Grant Hall: How did you become known as “Nasty jack?”

Jack Dunning: Back in the late 70’s, my wife, Barbara and I, created a drink recipe card library for mixed alcohol drinks similar to Betty Crocker’s food recipe library, called the Nasty Jack Drink Recipe Card Library-An Epicurean Prescription for Spirits. Barb came up with the Nasty Jack name she had seen somewhere, and it has stuck over the years, eventually ending up on my political blog. Based on some of the comments I get on the blog, the name is appropriate because I am a passionate Progressive.

Grant Hall: I read a piece I believe you wrote on a credit bureau and the refusal of that company to allow you to correct information contained In their records. Without naming that credit bureau, can you comment on credit bureaus’ authoritarian-like, Orwellian actions based on your knowledge and experience?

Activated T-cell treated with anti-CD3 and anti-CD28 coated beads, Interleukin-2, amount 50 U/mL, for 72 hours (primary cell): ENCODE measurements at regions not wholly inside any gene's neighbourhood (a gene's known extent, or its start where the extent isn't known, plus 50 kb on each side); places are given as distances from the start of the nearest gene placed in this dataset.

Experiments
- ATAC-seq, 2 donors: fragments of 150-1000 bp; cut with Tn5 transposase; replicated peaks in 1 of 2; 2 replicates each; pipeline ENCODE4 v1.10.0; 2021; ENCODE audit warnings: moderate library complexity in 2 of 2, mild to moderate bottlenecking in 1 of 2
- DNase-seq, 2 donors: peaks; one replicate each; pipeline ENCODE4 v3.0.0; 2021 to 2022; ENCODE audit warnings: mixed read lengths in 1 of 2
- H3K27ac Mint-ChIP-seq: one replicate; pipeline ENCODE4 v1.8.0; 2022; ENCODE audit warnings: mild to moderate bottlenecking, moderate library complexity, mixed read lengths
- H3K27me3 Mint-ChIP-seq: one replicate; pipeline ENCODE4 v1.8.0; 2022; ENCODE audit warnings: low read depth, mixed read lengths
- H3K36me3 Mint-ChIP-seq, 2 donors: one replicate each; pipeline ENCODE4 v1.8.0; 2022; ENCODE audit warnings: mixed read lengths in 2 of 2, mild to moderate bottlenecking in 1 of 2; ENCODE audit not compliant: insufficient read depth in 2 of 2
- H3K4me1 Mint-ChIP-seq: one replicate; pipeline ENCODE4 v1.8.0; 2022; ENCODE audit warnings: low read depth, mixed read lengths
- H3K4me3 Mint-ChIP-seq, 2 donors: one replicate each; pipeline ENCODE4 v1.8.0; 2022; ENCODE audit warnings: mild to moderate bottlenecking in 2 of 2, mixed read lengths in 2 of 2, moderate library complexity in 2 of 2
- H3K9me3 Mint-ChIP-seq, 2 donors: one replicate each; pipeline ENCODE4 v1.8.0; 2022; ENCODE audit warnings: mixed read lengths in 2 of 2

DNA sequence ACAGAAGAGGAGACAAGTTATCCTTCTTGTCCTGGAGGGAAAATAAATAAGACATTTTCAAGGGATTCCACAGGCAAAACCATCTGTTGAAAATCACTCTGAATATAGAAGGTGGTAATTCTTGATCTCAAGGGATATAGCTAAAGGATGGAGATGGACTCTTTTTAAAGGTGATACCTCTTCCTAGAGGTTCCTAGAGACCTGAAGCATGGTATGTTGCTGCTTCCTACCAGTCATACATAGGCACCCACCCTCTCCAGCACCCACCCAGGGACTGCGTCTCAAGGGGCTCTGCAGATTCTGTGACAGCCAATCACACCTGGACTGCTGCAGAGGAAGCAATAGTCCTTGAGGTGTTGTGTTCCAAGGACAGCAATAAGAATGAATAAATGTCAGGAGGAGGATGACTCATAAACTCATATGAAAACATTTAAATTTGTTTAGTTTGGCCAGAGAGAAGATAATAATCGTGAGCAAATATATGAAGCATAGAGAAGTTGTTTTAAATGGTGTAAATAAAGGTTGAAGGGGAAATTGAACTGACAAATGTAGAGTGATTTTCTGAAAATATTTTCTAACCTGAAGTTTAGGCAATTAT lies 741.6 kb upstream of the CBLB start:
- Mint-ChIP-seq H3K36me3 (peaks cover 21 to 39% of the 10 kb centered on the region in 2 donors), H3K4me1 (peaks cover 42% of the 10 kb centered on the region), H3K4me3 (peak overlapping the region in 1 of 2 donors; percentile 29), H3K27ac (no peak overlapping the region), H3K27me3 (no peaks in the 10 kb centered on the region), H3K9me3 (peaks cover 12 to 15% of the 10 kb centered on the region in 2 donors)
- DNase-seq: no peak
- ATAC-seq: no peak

Jack Dunning: Yes, this is perhaps the most uncontrolled faction in the financial industry. Credit Bureaus could be considered the epitome of Orwell’s Big Brother because they know everything there is to know about an individual and you have absolutely no control over what they know. Congress, being the doo-willies they are let these companies run rampant over the consumer. Even if they wanted to do something, proven over and over they don’t, Congress doesn’t know enough about Credit Bureaus to know where to start. The blog post you refer to has had 83 comments to date, all complaints about this bureau’s lack of communication.